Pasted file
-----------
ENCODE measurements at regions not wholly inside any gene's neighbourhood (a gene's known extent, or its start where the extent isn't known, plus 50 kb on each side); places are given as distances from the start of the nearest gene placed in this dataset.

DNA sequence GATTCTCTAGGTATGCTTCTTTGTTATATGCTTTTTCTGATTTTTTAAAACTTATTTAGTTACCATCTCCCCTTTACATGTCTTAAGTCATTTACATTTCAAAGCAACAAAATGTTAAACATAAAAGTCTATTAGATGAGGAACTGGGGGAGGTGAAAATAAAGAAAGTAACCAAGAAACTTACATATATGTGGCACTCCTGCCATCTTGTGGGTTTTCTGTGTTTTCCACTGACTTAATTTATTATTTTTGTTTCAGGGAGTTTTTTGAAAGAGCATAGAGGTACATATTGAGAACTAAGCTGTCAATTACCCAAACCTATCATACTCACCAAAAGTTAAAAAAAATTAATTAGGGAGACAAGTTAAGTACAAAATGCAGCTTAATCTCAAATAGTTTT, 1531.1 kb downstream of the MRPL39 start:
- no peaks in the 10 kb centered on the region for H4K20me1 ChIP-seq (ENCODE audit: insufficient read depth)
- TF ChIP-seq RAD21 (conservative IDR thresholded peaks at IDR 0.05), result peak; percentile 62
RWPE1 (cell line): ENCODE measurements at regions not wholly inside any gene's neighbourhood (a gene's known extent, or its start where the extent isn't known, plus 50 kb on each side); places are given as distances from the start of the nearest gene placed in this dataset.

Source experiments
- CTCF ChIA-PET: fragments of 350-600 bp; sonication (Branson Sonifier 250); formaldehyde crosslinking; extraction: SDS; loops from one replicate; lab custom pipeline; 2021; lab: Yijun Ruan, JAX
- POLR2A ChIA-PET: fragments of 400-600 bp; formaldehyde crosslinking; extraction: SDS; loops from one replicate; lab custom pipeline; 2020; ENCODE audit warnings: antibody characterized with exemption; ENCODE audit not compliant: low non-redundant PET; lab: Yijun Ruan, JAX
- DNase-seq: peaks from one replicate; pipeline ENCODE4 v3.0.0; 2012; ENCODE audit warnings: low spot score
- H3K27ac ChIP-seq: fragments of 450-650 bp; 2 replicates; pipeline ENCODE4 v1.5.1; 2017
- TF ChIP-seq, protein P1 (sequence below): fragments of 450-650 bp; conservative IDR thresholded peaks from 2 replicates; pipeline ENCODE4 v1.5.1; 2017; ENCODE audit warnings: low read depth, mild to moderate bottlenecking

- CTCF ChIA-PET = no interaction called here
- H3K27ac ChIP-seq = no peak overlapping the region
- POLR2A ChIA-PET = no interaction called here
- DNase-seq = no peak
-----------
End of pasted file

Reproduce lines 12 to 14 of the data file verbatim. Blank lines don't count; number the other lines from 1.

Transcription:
- CTCF ChIA-PET = no interaction called here
- H3K27ac ChIP-seq = no peak overlapping the region
- POLR2A ChIA-PET = no interaction called here